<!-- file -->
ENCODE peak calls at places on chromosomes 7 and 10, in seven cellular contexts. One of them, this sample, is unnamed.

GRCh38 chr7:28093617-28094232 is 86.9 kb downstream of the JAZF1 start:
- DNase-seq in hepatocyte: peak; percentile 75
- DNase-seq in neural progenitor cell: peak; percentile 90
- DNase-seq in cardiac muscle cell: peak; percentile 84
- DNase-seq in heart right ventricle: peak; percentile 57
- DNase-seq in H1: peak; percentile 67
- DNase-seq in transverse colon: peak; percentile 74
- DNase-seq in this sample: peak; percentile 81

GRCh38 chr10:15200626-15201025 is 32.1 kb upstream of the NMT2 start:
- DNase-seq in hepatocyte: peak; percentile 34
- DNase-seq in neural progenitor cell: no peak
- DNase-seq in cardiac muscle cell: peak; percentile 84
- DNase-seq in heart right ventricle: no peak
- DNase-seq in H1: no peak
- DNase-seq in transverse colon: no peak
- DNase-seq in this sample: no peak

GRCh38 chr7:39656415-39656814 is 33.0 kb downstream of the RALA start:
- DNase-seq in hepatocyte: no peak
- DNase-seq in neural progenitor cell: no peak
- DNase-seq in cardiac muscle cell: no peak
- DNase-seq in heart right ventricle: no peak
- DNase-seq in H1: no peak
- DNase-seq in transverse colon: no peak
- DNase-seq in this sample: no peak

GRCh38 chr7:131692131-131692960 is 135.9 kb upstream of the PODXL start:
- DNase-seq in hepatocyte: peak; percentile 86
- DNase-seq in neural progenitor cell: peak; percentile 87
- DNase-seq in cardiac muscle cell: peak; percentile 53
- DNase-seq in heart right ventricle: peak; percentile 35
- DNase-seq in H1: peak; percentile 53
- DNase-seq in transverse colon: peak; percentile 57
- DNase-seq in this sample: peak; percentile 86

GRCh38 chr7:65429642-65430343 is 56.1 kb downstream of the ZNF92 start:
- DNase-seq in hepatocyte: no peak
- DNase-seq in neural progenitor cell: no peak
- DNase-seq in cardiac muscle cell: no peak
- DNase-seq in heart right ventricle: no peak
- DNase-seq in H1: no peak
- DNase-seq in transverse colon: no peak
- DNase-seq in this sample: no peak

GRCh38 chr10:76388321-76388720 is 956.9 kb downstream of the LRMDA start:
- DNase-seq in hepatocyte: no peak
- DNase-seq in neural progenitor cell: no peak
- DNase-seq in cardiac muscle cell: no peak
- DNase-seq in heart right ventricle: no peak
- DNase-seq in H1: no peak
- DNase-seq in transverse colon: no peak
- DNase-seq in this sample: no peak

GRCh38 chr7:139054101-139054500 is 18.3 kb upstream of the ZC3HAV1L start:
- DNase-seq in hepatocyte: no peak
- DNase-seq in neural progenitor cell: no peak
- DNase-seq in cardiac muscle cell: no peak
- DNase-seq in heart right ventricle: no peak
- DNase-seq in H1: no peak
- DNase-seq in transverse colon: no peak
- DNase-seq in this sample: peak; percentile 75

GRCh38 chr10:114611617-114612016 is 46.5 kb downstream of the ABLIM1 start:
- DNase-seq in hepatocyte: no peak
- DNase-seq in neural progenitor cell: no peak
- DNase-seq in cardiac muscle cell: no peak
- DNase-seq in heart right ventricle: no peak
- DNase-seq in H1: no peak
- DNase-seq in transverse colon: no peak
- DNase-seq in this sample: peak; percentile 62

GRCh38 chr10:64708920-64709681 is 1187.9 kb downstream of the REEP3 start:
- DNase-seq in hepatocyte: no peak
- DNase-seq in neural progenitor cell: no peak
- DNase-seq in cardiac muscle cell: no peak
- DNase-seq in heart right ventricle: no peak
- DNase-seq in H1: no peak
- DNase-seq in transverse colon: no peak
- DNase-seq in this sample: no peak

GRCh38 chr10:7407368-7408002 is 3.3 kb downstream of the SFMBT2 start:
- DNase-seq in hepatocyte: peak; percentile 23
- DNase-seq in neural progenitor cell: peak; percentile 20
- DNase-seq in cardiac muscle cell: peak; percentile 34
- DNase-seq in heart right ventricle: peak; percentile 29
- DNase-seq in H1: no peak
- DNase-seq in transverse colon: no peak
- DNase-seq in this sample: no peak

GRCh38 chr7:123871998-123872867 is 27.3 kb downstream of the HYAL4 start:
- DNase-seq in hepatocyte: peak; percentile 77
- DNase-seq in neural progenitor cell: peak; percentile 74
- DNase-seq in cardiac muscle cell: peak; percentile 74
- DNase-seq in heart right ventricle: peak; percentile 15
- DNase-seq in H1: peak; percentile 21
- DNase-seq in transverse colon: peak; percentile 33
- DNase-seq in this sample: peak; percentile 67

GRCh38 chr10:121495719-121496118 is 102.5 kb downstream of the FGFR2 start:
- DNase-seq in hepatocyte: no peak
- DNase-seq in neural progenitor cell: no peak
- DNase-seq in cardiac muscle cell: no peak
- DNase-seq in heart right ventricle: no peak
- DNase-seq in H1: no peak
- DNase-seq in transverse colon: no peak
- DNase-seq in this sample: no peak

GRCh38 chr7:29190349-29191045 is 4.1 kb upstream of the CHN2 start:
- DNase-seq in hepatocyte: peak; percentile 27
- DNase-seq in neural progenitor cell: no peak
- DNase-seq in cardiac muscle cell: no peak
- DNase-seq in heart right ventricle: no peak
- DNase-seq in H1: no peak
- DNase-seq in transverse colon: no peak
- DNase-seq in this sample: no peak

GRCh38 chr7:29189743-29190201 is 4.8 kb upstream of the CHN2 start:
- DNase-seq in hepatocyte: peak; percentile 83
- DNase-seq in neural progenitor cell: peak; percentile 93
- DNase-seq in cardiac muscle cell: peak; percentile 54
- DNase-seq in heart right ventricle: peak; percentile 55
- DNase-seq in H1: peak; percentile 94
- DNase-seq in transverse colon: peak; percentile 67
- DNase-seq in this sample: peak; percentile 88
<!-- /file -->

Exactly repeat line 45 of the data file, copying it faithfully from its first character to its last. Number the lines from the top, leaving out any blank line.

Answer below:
- DNase-seq in cardiac muscle cell: no peak